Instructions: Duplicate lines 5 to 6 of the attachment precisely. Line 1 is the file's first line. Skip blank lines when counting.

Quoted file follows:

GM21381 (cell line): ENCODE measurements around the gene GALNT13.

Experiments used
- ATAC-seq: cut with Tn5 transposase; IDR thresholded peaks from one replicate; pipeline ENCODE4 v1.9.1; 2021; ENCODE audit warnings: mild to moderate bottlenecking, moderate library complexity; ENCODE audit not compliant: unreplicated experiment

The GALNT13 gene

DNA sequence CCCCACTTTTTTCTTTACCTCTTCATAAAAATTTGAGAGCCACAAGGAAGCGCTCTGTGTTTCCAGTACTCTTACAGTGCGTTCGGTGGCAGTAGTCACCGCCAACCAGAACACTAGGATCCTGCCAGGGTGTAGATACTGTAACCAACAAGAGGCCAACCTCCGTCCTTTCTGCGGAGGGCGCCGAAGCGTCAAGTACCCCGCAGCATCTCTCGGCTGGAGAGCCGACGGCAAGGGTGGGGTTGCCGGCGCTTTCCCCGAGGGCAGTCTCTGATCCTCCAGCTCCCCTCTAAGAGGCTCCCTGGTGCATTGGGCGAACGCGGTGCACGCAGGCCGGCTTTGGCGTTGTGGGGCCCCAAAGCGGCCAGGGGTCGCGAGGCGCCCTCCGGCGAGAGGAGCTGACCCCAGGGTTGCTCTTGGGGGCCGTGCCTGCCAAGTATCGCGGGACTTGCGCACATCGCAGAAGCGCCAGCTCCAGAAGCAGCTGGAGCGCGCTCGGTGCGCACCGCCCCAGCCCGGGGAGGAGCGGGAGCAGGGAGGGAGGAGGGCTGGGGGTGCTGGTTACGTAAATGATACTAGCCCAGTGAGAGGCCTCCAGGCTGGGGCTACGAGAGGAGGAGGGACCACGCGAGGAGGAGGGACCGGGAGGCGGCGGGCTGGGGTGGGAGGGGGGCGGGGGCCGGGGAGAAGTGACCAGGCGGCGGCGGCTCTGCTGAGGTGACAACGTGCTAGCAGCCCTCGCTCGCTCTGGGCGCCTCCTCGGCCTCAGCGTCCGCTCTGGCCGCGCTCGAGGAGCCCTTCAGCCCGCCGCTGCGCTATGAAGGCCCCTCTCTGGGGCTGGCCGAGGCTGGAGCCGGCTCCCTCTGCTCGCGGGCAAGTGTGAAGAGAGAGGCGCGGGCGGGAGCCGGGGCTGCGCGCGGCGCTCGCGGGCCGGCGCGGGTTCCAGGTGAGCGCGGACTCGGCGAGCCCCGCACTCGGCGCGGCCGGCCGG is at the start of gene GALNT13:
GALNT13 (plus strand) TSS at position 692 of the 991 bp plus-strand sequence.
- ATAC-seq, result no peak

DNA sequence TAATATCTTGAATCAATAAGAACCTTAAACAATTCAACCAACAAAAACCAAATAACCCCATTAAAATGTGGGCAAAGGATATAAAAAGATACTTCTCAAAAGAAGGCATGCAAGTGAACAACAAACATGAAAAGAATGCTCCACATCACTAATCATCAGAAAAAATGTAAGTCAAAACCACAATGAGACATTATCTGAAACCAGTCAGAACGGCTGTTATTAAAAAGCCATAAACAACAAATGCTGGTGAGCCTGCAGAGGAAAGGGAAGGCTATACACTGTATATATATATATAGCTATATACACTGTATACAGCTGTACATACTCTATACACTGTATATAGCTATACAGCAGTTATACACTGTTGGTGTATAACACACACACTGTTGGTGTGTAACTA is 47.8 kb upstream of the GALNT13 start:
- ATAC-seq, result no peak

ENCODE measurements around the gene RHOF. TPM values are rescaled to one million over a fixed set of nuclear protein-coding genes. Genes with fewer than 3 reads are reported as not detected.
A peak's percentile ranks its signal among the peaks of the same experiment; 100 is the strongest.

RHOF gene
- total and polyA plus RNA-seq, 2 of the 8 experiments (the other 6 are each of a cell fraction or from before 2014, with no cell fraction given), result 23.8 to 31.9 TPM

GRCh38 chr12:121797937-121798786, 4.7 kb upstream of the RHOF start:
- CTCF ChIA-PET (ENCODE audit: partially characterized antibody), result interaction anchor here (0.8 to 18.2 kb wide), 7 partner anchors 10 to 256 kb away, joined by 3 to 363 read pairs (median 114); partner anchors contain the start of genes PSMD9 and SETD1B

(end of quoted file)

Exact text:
DNA sequence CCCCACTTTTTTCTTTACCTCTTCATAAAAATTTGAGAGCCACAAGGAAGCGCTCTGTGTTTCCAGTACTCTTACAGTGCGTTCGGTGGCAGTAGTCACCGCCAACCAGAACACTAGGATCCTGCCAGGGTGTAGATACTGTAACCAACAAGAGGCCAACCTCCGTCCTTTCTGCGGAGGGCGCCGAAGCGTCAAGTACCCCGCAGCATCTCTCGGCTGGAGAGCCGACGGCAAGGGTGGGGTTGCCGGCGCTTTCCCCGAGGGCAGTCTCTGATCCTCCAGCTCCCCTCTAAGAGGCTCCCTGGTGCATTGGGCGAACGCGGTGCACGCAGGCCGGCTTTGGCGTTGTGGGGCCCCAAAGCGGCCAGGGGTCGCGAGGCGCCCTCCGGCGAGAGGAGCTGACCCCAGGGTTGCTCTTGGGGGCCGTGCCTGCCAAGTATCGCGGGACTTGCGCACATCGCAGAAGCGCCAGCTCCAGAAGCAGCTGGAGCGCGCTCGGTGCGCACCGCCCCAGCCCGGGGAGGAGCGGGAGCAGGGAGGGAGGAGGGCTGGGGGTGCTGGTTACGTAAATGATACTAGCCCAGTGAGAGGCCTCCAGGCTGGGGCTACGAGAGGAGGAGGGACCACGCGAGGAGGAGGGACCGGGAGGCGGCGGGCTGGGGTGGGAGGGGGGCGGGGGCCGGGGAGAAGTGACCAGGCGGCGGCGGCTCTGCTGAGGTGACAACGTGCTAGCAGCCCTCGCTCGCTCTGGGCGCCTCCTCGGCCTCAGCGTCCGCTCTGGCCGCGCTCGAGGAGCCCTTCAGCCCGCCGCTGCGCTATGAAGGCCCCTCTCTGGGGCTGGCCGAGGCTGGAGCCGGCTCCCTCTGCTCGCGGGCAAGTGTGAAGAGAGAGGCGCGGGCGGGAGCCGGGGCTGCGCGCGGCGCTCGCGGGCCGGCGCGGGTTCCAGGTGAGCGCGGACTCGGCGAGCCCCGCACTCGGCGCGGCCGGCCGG is at the start of gene GALNT13:
GALNT13 (plus strand) TSS at position 692 of the 991 bp plus-strand sequence.